The general complaint that I think most nurses across the board would say is staffing. I am forever saying that we could be providing so much more for our families with the proper resources and time. When we are short staffed, or left to run at a busy pace based on our current models, the care we provide and the families’ experience suffers. And I never feel ok with that. Nothing feels worse than walking out at the end of a shift knowing there was so much more that needed to be done in that 12 hours for those families. It’s hard knowing what kind of nurse you have the ability to be, but working in such limiting environments and not having the opportunity to give your full potential.
Another challenge is differing opinions, practices, and approaches amongst coworkers. Again, I think this is found in any area of work. There will always be people doing one thing two different ways. Postpartum is an area with great leeway in terms of practice. I can go to work and give 95% of my efforts, and have the following nurse come on providing very little but essentially getting the same things accomplished. Only the experience for the family can be drastically changed based on who they interact with. It’s proven to be extremely hard to uphold standards in terms of providing the absolute best for the patients. I would say that is my greatest battle there. But I just keep showing up and try to give my best effort every time. It’s all I can do.
Q: Has becoming a mom impacted how you view your work on postpartum? How?
Absolutely yes. Before having a child I could only imagine what it felt like, could only assume what the sleeplessness and sore nipples and torn vagina was really all about. And then I experienced it. All of it!
My personal breastfeeding journey was not a pretty one. I went into it with the idea of “if it works, great, and if not, I am not going to wear myself down working for it”. I had witnessed so many women put so much pressure on themselves, and I swore that would not be me. And then, it was me. It started off alright, though there was some discomfort. Now being a postpartum nurse who happens to be extremely stubborn and struggles greatly with asking for help, I battled through the beginning and probably could have benefited from some advice. But by about the 4th month, my supply started to dwindle and my son’s weight gain was slowing. And I tried really hard to keep it going, taking domperidone and pumping every chance I got. But it was not enough, and on Dec 28th, 2010 I was standing in line at Walmart buying formula and crying. The girl behind me asked how old my baby was and when I said almost 5 months, she made a comment about why I was not breastfeeding. So here I was, trying to explain to a complete stranger that I had trouble with supply, and her response was “I had so much milk I could have fed other kids as well as my own”..oh the defeat, and the utter disappointment I felt was enough to send me into a spiral of sadness. Clearly it is a moment that has stuck with me, I remember the damn date!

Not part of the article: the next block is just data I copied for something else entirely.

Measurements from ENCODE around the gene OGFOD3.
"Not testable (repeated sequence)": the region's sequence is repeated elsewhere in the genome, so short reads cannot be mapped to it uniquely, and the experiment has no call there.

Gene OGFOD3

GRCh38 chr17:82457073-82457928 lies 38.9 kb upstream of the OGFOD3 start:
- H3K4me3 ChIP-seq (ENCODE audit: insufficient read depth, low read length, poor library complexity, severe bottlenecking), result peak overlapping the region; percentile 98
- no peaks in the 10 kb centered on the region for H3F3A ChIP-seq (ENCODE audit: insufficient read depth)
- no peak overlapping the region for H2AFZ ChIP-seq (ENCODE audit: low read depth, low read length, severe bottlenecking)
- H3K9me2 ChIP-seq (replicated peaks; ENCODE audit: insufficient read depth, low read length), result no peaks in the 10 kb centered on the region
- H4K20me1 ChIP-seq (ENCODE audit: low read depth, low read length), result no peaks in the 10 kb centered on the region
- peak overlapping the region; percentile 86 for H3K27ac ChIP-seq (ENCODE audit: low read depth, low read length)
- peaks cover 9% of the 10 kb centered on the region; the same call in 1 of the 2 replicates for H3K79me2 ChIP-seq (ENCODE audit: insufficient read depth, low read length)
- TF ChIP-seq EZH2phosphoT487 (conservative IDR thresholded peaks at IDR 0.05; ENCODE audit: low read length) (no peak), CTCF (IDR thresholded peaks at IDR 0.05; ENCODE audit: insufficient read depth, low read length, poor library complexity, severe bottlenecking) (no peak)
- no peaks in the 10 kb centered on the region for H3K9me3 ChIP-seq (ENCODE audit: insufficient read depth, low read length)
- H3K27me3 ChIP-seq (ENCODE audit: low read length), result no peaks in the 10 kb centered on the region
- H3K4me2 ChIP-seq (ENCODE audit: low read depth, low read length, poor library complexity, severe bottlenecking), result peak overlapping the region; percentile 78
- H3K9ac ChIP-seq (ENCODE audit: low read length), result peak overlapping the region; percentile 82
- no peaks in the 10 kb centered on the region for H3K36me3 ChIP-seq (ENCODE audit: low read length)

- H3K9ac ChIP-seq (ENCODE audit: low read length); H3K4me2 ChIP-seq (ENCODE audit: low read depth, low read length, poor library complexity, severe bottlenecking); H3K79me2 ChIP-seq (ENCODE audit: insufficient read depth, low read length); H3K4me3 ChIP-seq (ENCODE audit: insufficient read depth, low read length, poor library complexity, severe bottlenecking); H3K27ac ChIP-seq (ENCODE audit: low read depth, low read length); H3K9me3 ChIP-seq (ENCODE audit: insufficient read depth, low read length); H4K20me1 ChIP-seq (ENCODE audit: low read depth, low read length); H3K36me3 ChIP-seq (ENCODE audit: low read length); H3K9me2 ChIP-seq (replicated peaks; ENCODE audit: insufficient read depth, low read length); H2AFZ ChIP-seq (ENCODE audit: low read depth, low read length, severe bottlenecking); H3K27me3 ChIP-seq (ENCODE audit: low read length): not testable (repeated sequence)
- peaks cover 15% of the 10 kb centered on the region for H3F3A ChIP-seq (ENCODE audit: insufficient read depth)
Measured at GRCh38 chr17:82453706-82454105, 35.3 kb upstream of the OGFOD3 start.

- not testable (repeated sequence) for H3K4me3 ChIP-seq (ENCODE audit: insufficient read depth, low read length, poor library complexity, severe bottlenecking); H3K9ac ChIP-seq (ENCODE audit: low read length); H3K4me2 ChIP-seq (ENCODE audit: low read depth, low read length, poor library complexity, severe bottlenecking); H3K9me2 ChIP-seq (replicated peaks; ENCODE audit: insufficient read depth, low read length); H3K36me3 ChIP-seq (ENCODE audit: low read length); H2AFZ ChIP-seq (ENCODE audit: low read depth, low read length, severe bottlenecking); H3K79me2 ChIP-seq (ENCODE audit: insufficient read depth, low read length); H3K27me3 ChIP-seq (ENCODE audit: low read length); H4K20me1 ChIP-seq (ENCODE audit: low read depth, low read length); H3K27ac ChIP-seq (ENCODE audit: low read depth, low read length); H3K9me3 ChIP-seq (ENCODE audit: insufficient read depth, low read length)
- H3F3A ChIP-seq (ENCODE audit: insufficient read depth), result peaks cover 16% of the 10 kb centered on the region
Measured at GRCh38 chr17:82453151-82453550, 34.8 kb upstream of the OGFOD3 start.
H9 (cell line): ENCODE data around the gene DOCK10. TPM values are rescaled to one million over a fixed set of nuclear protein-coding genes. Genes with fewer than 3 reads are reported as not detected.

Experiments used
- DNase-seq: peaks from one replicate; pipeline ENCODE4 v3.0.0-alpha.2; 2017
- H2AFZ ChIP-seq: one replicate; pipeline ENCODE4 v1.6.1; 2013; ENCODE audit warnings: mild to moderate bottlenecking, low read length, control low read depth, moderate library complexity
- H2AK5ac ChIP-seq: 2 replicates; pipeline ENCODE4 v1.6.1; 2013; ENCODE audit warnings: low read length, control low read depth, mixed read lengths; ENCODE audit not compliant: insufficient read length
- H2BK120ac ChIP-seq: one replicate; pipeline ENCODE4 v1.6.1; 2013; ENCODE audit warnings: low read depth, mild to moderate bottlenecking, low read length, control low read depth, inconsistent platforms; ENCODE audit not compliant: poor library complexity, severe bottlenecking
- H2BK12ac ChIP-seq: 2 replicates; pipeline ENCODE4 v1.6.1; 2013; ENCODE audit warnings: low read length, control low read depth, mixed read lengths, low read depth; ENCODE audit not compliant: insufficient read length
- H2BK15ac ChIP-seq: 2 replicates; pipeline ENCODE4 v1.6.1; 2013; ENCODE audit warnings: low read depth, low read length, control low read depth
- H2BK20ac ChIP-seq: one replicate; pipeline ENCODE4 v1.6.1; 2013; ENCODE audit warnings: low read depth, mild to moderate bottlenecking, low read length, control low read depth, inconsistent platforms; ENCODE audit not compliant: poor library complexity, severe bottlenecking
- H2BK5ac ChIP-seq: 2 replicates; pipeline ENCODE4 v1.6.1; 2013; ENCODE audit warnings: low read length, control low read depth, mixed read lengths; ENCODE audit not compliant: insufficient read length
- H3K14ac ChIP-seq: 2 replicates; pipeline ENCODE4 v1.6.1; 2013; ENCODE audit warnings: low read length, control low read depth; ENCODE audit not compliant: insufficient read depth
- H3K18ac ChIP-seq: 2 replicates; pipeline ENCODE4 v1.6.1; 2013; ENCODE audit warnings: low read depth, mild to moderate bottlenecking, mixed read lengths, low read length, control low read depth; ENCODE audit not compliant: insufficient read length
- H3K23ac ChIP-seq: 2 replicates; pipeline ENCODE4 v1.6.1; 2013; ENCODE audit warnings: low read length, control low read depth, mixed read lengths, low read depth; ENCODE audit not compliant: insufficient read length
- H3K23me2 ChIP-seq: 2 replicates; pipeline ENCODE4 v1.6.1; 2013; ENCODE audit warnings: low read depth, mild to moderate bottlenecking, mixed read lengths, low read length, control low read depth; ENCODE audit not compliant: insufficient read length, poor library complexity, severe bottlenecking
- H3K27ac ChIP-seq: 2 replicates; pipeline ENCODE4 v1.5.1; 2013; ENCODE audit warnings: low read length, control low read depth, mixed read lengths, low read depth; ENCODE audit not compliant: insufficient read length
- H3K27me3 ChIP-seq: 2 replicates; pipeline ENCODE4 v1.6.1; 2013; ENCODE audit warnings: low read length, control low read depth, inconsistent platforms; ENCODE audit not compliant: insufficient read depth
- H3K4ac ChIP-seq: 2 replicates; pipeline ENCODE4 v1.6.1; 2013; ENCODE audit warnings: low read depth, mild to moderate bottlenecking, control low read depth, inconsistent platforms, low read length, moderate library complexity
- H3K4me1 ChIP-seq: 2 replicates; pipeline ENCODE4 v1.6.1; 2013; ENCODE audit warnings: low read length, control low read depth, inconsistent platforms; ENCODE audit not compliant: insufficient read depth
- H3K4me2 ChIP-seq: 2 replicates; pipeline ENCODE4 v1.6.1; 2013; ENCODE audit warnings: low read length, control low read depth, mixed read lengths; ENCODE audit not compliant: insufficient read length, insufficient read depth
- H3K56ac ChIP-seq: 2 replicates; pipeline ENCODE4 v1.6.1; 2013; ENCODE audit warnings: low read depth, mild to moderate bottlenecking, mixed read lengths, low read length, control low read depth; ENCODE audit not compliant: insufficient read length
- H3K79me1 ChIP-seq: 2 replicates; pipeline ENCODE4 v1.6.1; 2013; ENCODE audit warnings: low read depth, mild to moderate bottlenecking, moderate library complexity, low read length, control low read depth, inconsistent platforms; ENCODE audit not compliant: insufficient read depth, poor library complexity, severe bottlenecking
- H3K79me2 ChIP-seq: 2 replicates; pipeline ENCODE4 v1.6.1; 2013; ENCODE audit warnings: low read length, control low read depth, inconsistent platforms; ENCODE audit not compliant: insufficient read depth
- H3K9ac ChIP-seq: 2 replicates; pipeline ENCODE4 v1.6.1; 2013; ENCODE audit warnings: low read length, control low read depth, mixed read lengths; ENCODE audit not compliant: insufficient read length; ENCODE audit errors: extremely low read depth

So coming back to work, I vowed that if I had a mom willing to break her back to try and breastfeed, I would break my back right alongside her. I would come to know the strong desire to make it work, and the willingness to do anything for it. My heart still bleeds for those that struggle, and I often share my own story when it seems appropriate to do so. Sometimes a woman just needs to hear she’s not alone.
It’s also helped to have the ability to relate to labour stories. Again, knowing there are no two labours the same in this world, but hearing similar stories or symptoms to my own has been a great way to connect with patients.
Q: Why did you decide to become a Lactation Consultant:
I had a moment with a patient just over a year ago now. It was a quiet shift and I had lots of time to dedicate to each family. There was one couple I was working with who had just had their first baby. She was having a very hard time latching the baby and it was an uphill effort the whole time. At one point she asked me “are all the nurses up here LC’s?” And when I replied “no” she said “well you are great at your job then, thank you so much for helping me”…and it was truly my light bulb moment. It’s the best part of my job, when I have the time to do it. So why am I not focusing on it. Two days later I was going to a breast pump presentation with one of our LC’s and I blurted it out in the elevator with her that I wanted to pursue it. That was January of 2016, and 11 months later I have successfully been certified as an LC! It was a real ride…